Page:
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Germany

German finance minister defends euro stability pact compromise

As Chancellor Angela Merkel received criticism from her junior coalition partners on new rules to punish overspending EU states, Finance Minister Wolfgang Schaeuble said the compromise was the best that could be done.

Three percent sign above euro bills

Eurozone countries must keep their deficits below 3 percent

Finance Minister Wolfgang Schaeuble on Sunday fended off criticism of a German-French compromise on how to reform European Union sanctions on states with excessive deficits.

"The German government has made a large contribution to the strengthening of the Stability Pact, one that exceeded all expectations," he told the weekly Bild am Sonntag newspaper.

As Schaeuble's comments were published, EU foreign ministers met in Luxembourg on Sunday for preliminary discussions on the reform, which would require amending the 11-month old Lisbon Treaty.

Pact needs better enforcement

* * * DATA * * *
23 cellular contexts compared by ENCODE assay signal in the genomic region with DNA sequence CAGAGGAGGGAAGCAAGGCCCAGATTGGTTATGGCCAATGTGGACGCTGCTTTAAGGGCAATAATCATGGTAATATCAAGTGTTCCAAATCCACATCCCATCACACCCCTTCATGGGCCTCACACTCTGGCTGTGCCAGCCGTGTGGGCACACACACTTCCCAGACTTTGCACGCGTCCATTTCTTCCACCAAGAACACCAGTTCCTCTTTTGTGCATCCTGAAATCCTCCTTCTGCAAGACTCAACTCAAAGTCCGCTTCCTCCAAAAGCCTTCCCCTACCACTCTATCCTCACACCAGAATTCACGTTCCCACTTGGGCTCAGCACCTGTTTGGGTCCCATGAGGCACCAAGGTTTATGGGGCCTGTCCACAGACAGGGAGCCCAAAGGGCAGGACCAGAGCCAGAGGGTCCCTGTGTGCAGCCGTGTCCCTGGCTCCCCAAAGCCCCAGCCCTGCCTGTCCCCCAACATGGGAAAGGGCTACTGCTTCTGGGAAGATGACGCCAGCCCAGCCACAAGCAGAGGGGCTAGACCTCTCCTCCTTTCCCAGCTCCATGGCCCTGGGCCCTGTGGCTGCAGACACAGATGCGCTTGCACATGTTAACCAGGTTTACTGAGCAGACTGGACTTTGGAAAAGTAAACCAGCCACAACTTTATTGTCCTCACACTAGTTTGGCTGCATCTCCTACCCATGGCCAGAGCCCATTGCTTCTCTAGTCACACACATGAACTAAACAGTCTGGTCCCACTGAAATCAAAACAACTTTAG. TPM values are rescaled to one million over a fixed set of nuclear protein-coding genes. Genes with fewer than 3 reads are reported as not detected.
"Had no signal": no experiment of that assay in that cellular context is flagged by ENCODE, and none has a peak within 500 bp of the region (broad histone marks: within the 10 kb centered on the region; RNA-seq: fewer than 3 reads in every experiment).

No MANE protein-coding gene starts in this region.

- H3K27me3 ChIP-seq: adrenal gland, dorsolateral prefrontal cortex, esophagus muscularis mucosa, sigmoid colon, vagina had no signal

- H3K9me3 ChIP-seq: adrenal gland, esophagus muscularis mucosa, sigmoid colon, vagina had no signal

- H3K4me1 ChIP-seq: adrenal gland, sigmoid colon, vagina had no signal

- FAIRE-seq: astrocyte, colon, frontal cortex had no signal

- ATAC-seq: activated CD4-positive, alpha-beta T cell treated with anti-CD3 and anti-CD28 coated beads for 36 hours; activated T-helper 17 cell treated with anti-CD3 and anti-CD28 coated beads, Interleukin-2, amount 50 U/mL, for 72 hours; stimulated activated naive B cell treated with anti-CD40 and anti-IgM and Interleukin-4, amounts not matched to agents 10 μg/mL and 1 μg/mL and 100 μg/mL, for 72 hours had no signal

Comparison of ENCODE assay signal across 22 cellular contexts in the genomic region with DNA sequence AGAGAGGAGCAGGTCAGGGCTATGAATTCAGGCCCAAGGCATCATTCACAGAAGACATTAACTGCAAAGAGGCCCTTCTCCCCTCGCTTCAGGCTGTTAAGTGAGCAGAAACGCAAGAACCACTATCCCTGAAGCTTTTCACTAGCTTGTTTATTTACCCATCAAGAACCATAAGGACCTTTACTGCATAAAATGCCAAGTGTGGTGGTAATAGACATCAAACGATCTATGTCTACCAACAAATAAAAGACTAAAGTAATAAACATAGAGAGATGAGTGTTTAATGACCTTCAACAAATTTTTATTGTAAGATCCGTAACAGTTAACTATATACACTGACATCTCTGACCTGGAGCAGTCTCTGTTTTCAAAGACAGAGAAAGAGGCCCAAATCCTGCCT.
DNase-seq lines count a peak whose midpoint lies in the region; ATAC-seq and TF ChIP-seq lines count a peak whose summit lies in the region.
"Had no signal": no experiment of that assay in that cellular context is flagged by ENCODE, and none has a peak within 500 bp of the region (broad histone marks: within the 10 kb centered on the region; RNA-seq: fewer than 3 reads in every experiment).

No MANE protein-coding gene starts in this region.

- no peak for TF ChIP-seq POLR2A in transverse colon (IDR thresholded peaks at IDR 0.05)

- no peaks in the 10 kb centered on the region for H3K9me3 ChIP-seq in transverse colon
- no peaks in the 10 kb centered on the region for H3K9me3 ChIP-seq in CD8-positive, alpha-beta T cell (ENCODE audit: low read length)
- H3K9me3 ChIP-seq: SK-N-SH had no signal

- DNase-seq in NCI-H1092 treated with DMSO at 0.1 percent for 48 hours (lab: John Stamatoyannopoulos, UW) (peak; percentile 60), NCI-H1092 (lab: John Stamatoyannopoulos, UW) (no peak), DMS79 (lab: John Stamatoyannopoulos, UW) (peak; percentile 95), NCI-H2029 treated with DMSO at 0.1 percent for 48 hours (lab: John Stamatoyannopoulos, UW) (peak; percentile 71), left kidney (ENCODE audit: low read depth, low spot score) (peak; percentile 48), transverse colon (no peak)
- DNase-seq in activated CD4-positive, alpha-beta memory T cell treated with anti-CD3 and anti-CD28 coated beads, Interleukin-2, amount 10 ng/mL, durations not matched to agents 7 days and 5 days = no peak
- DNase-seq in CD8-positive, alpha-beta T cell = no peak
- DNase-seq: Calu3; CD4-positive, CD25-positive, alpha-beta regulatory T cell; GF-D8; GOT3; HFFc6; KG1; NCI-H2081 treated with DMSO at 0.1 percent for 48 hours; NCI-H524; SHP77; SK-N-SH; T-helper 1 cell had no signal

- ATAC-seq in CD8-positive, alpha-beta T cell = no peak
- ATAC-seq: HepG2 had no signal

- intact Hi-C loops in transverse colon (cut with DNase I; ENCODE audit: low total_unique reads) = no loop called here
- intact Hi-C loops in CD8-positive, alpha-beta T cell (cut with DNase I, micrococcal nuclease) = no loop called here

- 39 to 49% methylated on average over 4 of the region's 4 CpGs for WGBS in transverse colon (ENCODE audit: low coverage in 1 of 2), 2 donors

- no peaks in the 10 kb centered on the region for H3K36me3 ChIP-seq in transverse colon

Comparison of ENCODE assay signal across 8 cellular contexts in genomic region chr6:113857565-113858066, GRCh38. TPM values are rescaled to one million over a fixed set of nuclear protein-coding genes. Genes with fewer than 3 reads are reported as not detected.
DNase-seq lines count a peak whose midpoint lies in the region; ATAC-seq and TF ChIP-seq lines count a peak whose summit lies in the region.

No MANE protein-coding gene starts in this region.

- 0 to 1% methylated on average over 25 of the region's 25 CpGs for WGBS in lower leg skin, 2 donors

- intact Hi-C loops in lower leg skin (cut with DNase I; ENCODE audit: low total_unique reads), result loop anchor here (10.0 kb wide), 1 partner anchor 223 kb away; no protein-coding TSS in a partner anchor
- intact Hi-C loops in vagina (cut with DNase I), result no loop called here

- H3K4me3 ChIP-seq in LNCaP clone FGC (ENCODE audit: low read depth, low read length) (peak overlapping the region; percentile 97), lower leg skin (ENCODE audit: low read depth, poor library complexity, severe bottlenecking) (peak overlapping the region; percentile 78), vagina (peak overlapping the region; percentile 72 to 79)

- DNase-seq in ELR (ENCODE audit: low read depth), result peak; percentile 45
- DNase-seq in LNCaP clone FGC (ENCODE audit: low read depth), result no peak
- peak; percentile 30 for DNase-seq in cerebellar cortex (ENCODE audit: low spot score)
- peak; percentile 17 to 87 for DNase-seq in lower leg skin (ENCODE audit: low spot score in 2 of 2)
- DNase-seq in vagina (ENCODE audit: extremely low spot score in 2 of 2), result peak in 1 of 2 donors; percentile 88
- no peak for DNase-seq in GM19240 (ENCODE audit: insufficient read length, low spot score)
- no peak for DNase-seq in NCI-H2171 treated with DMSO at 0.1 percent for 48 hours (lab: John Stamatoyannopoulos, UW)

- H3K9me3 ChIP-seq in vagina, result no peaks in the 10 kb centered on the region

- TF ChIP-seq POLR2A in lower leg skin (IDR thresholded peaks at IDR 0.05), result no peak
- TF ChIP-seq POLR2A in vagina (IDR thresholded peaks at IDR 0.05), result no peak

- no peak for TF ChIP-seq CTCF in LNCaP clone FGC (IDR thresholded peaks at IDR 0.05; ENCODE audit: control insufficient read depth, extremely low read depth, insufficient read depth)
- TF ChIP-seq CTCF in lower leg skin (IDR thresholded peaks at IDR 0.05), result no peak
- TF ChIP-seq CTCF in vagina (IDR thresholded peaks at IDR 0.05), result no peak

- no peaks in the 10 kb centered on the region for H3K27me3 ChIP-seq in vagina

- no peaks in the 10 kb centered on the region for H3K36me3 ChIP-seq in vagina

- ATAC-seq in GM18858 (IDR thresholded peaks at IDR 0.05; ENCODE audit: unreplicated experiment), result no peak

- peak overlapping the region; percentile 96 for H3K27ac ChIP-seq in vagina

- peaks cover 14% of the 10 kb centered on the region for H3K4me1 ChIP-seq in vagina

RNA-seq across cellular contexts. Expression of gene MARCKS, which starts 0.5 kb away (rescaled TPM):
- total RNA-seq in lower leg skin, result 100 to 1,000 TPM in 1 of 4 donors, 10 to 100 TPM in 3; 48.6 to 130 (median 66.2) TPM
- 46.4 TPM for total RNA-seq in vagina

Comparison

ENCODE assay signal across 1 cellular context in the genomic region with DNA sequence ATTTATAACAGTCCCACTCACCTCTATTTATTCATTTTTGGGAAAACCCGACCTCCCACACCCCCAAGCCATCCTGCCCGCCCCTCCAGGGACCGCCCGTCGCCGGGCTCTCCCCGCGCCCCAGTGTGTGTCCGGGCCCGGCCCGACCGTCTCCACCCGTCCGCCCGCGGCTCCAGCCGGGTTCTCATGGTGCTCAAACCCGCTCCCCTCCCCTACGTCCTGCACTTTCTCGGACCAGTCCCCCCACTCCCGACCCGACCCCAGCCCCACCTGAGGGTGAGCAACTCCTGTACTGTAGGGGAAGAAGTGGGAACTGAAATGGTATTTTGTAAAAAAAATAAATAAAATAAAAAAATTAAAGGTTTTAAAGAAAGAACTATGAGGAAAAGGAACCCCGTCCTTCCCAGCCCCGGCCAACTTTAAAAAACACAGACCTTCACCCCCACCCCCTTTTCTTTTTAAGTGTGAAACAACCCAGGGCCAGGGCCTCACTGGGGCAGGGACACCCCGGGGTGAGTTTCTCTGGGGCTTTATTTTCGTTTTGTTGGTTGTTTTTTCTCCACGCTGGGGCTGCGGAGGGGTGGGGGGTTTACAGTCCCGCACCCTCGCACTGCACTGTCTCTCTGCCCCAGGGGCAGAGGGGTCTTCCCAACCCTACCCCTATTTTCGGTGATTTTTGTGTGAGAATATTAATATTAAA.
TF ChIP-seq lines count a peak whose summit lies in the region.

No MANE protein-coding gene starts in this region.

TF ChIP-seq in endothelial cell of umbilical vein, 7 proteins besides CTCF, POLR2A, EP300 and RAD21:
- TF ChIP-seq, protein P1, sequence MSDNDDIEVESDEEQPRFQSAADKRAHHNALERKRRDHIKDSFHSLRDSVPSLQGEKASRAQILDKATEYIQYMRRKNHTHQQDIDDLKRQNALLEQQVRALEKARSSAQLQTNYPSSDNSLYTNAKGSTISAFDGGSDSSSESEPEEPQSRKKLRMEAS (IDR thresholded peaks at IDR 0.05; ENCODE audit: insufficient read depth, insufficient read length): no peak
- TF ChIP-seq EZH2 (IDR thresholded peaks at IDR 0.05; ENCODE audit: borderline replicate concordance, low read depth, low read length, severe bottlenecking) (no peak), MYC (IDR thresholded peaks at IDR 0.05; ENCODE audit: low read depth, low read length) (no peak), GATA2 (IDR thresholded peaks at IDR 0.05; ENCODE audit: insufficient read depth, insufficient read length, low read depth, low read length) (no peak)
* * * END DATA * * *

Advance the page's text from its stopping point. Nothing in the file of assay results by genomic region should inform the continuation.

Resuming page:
Wolfgang Schaeuble

Schaeuble said the compromise was the best Germany could hope for

In the wake of major debt crises in Greece and other eurozone countries, EU states have sought to toughen the rules of the so-called "Stability and Growth Pact," which, among other things, requires eurozone states to maintain a budget deficit of no more than 3 percent of gross domestic product (GDP). The pact was criticized for having no proper enforcement mechanisms.

Germany had sought to impose tough, automatic sanctions on countries which exceed deficit limits, but France wanted more flexible rules.

A compromise between Chancellor Angela Merkel and French President Nicolas Sarkozy would impose semi-automatic sanctions that could only be overruled by a majority vote of EU member states.

'Stability sledgehammer' to 'harmless cotton swab'

After news of the compromise surfaced, politicians from within Merkel's own government parties denounced the compromise as a sell-out.

Christian Lindner, secretary general of Merkel's junior coalition partners the Free Democrats, told the daily Saarbruecker Zeitung on Saturday that the revised rules could be "too weak to guarantee a strong euro."

And Kurt Lauk, president of the economic council of Merkel's Christian Democratic Union, told German news agency dpa on Sunday that the compromise threatened to "turn the promised sledgehammer of stability into a harmless cotton swab."

But Schaeuble said Germany "never had a chance at getting automatic sanctions for deficit rulebreakers," and that the compromise between the EU's 27 member states was "more than many thought was achievable."

Author: Andrew Bowen (dpa, dapd, AFP)
Editor: Kyle James

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